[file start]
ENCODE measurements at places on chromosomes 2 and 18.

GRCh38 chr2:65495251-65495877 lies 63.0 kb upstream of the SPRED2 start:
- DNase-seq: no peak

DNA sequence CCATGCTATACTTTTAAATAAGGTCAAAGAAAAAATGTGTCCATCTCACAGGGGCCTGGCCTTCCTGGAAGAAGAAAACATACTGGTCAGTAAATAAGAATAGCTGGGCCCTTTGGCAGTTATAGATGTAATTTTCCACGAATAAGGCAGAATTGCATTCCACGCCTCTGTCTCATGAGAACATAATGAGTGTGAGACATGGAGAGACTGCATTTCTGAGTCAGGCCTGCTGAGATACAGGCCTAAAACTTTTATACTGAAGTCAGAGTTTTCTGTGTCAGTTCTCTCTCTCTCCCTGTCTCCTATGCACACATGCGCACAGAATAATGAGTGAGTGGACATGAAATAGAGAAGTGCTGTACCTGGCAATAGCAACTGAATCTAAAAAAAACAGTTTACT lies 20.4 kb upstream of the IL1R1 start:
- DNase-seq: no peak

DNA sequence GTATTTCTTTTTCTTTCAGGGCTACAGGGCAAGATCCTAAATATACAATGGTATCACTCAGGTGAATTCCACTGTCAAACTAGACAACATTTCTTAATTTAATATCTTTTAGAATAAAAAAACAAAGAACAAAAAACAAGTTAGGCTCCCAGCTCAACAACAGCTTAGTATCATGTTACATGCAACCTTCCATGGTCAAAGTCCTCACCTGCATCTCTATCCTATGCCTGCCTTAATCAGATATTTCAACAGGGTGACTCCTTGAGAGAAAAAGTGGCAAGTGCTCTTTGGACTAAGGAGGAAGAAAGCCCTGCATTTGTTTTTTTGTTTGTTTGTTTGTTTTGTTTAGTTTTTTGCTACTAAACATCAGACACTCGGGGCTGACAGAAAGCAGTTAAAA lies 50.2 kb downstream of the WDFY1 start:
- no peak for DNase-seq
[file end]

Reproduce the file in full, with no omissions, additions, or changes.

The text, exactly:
ENCODE measurements at places on chromosomes 2 and 18.

GRCh38 chr2:65495251-65495877 lies 63.0 kb upstream of the SPRED2 start:
- DNase-seq: no peak

DNA sequence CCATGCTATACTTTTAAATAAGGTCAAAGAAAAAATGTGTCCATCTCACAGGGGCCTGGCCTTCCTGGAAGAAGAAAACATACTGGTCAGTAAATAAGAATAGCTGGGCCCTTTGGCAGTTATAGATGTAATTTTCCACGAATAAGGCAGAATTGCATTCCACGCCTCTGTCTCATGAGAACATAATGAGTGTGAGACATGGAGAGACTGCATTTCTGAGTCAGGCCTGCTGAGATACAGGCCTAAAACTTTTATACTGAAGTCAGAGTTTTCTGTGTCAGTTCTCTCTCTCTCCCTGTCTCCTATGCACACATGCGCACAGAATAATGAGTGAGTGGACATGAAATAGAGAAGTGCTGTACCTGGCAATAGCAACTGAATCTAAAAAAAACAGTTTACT lies 20.4 kb upstream of the IL1R1 start:
- DNase-seq: no peak

DNA sequence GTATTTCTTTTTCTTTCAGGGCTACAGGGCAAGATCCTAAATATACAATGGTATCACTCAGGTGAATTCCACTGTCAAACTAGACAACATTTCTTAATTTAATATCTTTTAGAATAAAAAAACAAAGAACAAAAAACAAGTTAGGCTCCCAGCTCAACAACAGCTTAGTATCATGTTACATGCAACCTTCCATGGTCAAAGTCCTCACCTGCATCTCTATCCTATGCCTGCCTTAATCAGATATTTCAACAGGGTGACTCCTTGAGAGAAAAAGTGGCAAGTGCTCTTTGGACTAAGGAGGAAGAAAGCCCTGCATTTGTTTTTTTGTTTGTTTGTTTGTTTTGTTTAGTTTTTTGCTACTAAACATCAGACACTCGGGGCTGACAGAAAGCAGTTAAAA lies 50.2 kb downstream of the WDFY1 start:
- no peak for DNase-seq